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A photograph of George C. Tyler


Prominent Pioneers
By G. C. Tyler.
from The News of Fountain Green, March 17, 1926

In a record kept by C. C. Tyler (my Father) on pioneer days and the early pioneer settlers in Fountain Green township, we find that he knew most of the pioneers, including John Brewer, who came here in 1827.  In fact, he says he knew all the pioneer settlers that lived in Fountain Green township in 1852.

Steven G. Ferris had a tannery located on Section 20, now known as the Samuel Canfield farm, and later had a saw mill on the same farm.  The saw mill did an extensive business.  A letter written by Steven H. Tyler, Jr. in the winter of 1841 to Jacob [Jabez] A. Beebe, at Preston, New York, where Mr. Beebe had gone for a visit, says:

"Arris [Arius], (his son) has hauled to the mill fifty splendid logs.  Mr. John Rose and Mr. Stevenson has hauled about a hundred and others quite a number.  I suppose there are now over four hundred logs at the mill."  So, you see, they improved their time at the expense of the patent land.

Mr. Ferris sold his original farm of 110 acres to Matthew McClaughry in 1827 after a part of the town of Fountain Green had been laid out on it in 1835.  Later the farm was sold to C. C. Tyler and it is now known as the George Miller farm.  Mr. Ferris bought land of Jabez A. Beebe and built the house in which he died.

H. G., J. M., and Dr. Lenord T. Ferris were his sons.  His daughter, Francina married Steven H. Tyler, Jr.

H. G. went to California in the early fifties, returned and settled in Carthage.  J. M. also moved to Carthage.  Dr. Lenord T. Ferris remained in Fountain Green, and practised medicine for fifty years and died at his home in 1900.

Steven T. Ferris [sic] made his home with H. G. in Carthage during the latter years of his life and coming to Fountain Green on a visit in 1876 he was taken sick and died, and is buried in the cemetery in Foutain Green by the side of his wife who shared with him the hardships as well as the after success.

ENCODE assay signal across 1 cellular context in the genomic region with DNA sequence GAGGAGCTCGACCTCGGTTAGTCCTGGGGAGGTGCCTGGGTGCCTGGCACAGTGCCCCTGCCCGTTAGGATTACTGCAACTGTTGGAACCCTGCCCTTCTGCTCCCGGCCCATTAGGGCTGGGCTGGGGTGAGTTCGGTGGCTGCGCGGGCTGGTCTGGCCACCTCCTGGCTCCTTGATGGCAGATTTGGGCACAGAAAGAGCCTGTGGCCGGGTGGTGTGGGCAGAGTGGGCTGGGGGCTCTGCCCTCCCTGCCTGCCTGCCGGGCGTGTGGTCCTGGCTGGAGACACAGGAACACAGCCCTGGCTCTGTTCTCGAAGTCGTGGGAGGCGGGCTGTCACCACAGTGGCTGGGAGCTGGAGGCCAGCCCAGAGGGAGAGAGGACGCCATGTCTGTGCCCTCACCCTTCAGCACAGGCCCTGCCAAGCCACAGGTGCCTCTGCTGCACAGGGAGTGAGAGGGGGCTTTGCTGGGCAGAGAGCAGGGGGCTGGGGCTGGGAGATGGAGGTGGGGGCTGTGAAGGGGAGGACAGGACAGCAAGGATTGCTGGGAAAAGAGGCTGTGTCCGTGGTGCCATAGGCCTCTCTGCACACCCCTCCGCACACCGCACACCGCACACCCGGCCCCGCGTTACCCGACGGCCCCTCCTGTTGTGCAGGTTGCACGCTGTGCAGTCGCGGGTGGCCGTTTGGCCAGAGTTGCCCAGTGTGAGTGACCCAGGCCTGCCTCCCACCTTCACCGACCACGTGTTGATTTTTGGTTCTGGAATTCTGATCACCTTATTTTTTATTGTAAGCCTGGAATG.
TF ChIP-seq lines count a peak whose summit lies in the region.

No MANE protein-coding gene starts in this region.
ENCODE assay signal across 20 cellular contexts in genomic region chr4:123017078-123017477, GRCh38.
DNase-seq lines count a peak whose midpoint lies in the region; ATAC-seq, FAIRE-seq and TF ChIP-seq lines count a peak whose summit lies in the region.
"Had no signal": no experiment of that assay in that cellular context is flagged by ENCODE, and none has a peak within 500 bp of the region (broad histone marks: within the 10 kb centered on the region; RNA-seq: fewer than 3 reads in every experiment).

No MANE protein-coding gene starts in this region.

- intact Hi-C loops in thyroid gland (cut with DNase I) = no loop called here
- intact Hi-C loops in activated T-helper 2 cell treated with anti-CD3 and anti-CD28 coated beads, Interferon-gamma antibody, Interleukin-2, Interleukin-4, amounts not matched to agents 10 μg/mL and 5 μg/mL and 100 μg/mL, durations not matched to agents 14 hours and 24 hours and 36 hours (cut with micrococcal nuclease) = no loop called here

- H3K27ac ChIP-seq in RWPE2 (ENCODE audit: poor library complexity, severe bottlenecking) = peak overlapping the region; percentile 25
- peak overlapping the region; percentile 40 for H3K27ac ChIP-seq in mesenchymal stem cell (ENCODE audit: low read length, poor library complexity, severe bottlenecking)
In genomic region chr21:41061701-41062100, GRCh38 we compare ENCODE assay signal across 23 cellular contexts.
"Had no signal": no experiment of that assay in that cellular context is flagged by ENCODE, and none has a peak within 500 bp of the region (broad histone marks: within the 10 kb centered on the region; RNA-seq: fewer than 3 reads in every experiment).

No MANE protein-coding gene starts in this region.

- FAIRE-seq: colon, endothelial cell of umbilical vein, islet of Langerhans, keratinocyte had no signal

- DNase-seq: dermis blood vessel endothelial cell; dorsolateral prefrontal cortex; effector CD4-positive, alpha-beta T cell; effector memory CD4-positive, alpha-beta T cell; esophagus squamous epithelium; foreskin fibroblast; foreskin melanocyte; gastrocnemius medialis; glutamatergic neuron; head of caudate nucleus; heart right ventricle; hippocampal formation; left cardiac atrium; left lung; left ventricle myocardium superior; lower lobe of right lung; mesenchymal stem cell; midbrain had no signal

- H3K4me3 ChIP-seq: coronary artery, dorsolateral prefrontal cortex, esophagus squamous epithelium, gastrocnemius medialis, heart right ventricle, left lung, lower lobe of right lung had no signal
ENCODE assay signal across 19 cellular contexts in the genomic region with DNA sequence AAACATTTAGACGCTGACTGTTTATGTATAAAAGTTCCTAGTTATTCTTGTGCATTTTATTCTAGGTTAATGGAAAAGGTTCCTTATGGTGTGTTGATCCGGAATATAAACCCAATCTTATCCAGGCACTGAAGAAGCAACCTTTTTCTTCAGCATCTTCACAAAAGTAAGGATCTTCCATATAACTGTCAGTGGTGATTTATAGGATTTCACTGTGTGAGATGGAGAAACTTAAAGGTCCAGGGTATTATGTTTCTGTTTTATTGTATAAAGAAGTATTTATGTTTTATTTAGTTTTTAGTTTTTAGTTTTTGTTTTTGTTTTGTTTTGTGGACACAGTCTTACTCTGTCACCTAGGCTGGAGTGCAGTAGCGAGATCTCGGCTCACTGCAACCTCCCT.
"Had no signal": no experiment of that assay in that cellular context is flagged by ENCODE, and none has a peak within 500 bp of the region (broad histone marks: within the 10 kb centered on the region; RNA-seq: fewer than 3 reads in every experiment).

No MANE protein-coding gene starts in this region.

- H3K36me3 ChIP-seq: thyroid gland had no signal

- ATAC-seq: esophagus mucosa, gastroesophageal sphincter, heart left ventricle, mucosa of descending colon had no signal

Jabez A. Beebe took a lively interest in the success of the town and was active in promoting it's welfare he served as Justice of the Peace, was well read, and when not a Justice of the Peace he practised law before a Justice Court.  He lived to an advanced age and is buried in the cemetery at Fountain Green.  The above mentioned men in this article were among the most prominent and early pioneer settlers of Fountain Green township.

The history of the settlement of one township is practically the history of all.  Very few are left of the early pioneer settlers of Fountain Green township and those who survive have seen an evolution, of not only manners and customs, but of everything that confronted them when first they reared their rude habitation in the wilderness.

The log cabin has given place to the modern dwelling house with all it's conveniences, the scythe and the cradle to the reaper and the mower.  The rude plow, with the wooden mouldboard, to the riding cultivator and breaking plow.  School houses and churches dot the land in every direction, but after all is said, to the pioneers belong the "need of praise and the crown of glory."  For it is those who come after that reap the benefit of pioneer labor.

Very truly,
Geo. C. Tyler.

This is a verbatim transcription except for bold and [bracketed] text and underlined names which provide links to other pages.

Regarding the statement "So, you see, they improved their time at the expense of the patent land", Mr. Tyler may have been referring to either the clearing of large amounts of virgin timber off of the owner's land, or the common practice of filching timber from land either still belonging to the government, or purchased or received (as bounty land for military service) but not yet occupied and therefore unprotected from predation by local residents.


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